Despite the growing scientific and technological relevance of polydopamine (PDA), a eumelanin-like adhesive material widely used for surface functionalization and coating, knowledge of its structural and physicochemical properties, including in particular the origin of paramagnetic behavior, is still far from being complete. Herein, we disclose the unique ability of ionic liquids (ILs) to disassemble PDA, either as a suspension or as a thin film, up to the nanoscale, and to establish specific interactions with the free radical centers exposed by deaggregation of potential investigative value. Immersion of PDA-coated glasses into four different ILs ([C1C1im][(CH3O)HPO2], [C1C1im]- [(CH3O)CH3PO2], [C1C1im][(CH3O)2PO2], [N1888][C18:1]) at room temperature caused the fast and virtually complete removal of the coating as determined by UV−visible spectroscopy and scanning electron microscopy (SEM). Transmission electron microscopy (TEM) analysis of the colored supernatants from PDA suspensions in ILs revealed the presence of nanostructures not exceeding 50 nm in diameter. Electron paramagnetic resonance (EPR) analysis indicated profound IL-dependent modifications in signal intensity, line-width, and g-factor values of PDA. These differences were interpreted in terms of a partial conversion of C-centered radicals into O-centered semiquinone-type components following destacking and interaction with the anion component in ILs. The discovery of ILs as a powerful tool to disassemble PDA under mild conditions provides a new entry both to detailed investigations of this biopolymer on the nanoscale and to mild removal of coatings from functionalized surfaces, greatly expanding the scope of PDA-based surface functionalization strategies.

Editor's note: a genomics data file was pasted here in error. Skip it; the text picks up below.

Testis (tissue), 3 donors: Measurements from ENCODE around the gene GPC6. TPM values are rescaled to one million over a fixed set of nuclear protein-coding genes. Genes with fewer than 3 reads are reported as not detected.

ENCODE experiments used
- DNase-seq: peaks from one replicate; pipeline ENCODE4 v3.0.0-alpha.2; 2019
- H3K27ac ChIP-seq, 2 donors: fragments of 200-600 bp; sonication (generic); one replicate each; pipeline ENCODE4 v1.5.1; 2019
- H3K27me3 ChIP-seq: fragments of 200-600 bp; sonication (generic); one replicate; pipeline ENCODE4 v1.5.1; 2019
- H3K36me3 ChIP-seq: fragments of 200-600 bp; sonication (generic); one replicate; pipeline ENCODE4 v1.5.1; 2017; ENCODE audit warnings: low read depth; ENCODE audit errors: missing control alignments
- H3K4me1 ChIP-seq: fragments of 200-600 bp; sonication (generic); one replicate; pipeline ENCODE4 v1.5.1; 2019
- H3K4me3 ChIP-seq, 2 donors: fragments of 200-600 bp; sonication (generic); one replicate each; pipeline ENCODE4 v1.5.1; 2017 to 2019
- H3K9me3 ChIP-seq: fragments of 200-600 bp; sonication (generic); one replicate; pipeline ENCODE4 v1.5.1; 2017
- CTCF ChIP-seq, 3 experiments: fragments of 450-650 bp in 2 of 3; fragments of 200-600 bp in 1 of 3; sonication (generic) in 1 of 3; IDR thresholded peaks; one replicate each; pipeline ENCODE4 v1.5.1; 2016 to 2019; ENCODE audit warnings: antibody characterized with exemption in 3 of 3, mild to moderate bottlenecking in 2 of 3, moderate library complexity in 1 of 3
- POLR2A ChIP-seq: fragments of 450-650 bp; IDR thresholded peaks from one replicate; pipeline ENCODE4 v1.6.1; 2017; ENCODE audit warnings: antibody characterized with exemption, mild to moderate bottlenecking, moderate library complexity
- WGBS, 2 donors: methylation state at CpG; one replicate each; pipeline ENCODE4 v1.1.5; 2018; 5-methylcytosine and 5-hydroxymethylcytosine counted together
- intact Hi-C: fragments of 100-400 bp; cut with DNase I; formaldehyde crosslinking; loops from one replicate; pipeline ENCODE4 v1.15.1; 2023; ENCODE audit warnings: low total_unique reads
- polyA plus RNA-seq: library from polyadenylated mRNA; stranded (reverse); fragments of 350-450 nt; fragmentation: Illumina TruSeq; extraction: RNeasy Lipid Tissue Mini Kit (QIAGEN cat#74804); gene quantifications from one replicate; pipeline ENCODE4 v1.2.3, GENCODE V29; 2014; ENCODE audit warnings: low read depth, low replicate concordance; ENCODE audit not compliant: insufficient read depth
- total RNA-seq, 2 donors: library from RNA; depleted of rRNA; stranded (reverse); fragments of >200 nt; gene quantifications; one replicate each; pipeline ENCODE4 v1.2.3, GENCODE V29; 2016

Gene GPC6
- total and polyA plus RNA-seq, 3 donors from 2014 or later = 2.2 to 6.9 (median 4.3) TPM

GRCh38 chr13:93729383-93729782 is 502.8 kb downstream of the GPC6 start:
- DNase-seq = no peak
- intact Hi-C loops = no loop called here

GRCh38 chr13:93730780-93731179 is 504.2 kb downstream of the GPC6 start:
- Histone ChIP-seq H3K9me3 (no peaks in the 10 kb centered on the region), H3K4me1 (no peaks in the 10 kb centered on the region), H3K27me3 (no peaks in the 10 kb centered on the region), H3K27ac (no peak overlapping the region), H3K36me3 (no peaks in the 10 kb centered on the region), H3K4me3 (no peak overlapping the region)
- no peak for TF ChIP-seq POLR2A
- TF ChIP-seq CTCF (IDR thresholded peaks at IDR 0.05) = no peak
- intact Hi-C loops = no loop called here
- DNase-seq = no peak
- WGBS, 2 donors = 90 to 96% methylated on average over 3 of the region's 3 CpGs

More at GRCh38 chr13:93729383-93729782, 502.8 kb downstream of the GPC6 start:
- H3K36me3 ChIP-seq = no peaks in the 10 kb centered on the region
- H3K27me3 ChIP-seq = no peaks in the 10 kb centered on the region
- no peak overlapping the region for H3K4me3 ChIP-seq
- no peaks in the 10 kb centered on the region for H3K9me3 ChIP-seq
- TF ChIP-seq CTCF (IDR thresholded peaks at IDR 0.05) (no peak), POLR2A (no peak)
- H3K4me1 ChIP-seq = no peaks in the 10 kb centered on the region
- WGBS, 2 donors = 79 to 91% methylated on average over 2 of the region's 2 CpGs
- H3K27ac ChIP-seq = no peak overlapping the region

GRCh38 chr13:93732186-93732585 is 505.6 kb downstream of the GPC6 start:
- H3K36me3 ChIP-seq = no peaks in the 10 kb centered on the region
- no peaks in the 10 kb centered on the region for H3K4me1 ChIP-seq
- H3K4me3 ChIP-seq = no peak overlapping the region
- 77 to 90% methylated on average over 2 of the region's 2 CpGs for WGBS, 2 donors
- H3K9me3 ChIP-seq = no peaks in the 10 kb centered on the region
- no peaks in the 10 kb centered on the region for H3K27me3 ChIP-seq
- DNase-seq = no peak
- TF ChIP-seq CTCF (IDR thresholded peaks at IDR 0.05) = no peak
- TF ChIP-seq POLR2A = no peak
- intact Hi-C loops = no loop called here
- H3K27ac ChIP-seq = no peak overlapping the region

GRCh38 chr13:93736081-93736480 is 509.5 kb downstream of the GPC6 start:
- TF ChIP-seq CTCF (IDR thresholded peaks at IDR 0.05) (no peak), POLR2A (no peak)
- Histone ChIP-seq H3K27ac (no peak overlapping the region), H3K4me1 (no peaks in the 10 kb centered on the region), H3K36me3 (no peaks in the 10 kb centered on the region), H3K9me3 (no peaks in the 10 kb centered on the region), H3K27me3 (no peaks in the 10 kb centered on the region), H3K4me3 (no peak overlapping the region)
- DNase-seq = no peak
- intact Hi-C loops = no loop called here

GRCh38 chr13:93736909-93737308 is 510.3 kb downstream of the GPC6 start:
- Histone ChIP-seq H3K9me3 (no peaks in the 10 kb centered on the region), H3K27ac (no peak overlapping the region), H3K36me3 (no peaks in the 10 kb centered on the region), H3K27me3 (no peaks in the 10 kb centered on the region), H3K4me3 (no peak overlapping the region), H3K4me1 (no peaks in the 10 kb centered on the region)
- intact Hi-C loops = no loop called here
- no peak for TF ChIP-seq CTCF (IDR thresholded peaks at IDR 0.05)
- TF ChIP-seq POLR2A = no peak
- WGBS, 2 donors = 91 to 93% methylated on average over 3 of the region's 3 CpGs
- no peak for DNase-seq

Nanoscale Disassembly and Free Radical Reorganization of Polydopamine in Ionic Liquids

D'ISCHIA, MARCO
2016

Abstract

Despite the growing scientific and technological relevance of polydopamine (PDA), a eumelanin-like adhesive material widely used for surface functionalization and coating, knowledge of its structural and physicochemical properties, including in particular the origin of paramagnetic behavior, is still far from being complete. Herein, we disclose the unique ability of ionic liquids (ILs) to disassemble PDA, either as a suspension or as a thin film, up to the nanoscale, and to establish specific interactions with the free radical centers exposed by deaggregation of potential investigative value. Immersion of PDA-coated glasses into four different ILs ([C1C1im][(CH3O)HPO2], [C1C1im]- [(CH3O)CH3PO2], [C1C1im][(CH3O)2PO2], [N1888][C18:1]) at room temperature caused the fast and virtually complete removal of the coating as determined by UV−visible spectroscopy and scanning electron microscopy (SEM). Transmission electron microscopy (TEM) analysis of the colored supernatants from PDA suspensions in ILs revealed the presence of nanostructures not exceeding 50 nm in diameter. Electron paramagnetic resonance (EPR) analysis indicated profound IL-dependent modifications in signal intensity, line-width, and g-factor values of PDA. These differences were interpreted in terms of a partial conversion of C-centered radicals into O-centered semiquinone-type components following destacking and interaction with the anion component in ILs. The discovery of ILs as a powerful tool to disassemble PDA under mild conditions provides a new entry both to detailed investigations of this biopolymer on the nanoscale and to mild removal of coatings from functionalized surfaces, greatly expanding the scope of PDA-based surface functionalization strategies.
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Utilizza questo identificativo per citare o creare un link a questo documento: https://hdl.handle.net/11384/84333
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